Sidonia Serafini, doctoral student of UGA’s Department of English, curated for the Richard B. Russell Building Special Collections Libraries an exhibit titled The New South and New Slavery: Convict Labor in Georgia. The exhibit opens July 26 and will be on display through December. It examines the forced labor of prisoners in Georgia from the start of the convict lease system in 1868 until the abolition of the chain gang in 1945. The exhibit uses penitentiary reports, lease contracts, correspondence, and newspaper articles to expose the motivations of the businessmen and politicians who created these systems and to illuminate the lives of prisoners who toiled within them. Cultural productions, including autobiography, literature, film, and songs reveal the many ways prison labor has come to be represented in American memory.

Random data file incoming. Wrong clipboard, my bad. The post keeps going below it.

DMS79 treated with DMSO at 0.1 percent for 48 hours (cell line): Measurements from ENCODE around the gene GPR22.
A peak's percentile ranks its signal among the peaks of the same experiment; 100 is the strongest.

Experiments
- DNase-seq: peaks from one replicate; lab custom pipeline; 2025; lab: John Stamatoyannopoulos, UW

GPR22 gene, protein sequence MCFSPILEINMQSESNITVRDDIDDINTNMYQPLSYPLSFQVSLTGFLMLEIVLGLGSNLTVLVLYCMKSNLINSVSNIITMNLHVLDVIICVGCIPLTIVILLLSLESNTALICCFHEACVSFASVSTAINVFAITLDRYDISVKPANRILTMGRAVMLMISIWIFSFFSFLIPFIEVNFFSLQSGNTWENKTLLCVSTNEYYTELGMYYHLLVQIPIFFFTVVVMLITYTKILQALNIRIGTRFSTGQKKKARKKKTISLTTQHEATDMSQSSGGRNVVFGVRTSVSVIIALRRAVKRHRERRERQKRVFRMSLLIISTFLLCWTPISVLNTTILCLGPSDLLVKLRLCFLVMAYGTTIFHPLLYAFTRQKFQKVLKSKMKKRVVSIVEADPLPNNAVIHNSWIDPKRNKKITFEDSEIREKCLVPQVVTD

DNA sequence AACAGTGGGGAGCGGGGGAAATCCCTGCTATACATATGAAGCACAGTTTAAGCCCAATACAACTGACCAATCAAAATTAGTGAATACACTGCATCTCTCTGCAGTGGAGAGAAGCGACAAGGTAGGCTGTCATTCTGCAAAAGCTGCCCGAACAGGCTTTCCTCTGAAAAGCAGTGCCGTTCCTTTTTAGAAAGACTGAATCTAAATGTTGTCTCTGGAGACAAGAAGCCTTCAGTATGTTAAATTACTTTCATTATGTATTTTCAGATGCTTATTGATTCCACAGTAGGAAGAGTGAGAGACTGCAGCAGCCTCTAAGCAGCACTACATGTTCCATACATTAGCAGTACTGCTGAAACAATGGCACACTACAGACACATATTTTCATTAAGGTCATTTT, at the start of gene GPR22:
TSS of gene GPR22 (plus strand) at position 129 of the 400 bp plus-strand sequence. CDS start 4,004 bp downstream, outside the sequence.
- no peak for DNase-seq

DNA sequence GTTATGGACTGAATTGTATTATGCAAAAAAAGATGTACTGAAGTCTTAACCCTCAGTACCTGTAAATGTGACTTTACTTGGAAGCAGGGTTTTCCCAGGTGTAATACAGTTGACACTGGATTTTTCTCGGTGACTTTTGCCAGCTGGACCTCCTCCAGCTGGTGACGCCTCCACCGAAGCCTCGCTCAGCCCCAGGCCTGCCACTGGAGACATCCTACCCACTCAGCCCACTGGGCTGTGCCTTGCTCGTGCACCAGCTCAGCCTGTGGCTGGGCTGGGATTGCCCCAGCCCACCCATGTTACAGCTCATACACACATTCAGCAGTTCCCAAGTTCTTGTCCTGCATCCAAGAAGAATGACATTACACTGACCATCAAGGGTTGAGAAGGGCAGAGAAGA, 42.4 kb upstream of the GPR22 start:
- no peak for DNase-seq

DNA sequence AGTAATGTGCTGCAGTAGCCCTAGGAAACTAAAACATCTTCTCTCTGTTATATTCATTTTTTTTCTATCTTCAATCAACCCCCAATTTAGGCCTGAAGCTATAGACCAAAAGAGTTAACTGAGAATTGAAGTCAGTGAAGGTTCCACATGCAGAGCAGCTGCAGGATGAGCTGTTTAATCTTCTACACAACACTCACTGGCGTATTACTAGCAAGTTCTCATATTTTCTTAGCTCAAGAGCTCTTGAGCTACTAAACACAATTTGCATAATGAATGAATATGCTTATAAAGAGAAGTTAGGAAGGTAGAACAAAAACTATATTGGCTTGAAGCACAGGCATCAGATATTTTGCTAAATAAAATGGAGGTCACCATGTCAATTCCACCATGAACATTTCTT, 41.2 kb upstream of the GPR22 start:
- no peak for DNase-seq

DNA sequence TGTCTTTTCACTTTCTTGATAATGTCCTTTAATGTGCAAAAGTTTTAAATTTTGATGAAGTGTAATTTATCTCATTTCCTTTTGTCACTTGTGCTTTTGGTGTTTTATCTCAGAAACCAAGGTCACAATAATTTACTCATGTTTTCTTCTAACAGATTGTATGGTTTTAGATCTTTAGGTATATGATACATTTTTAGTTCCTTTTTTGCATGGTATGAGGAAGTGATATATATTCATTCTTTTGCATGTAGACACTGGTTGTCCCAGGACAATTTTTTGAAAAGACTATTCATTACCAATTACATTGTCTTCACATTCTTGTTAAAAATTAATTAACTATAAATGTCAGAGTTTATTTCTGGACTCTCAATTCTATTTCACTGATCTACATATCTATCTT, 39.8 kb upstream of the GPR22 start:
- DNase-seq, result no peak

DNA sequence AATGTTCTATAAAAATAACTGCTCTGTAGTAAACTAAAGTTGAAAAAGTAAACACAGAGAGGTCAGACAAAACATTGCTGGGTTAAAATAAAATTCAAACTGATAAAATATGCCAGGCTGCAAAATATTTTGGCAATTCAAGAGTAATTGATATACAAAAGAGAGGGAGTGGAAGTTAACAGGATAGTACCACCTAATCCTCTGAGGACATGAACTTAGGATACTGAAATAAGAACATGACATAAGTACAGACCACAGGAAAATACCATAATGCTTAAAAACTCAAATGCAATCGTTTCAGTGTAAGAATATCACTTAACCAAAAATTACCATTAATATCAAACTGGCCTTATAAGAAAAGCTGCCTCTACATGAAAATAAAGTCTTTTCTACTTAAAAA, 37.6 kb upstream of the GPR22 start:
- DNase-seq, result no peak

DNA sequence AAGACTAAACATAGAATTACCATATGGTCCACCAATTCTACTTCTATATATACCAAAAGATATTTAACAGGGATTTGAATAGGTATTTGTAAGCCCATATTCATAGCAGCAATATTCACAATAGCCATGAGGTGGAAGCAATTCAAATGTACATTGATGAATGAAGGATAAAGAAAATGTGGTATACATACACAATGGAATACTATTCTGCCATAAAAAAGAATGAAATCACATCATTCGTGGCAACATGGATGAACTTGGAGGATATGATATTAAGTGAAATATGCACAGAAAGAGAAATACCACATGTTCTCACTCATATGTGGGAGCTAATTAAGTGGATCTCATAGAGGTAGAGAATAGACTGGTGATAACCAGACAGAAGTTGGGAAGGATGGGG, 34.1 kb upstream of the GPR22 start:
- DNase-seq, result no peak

Info for illustration: “The New South -- The Triumph of Free Labor” published in Puck, 1895. Collection of Georgia Images, Hargrett Library. This illustration was meant to portray a changed, free South. In reality, the grounds for the Atlanta Cotton States Exposition were cleared largely by black prison labor.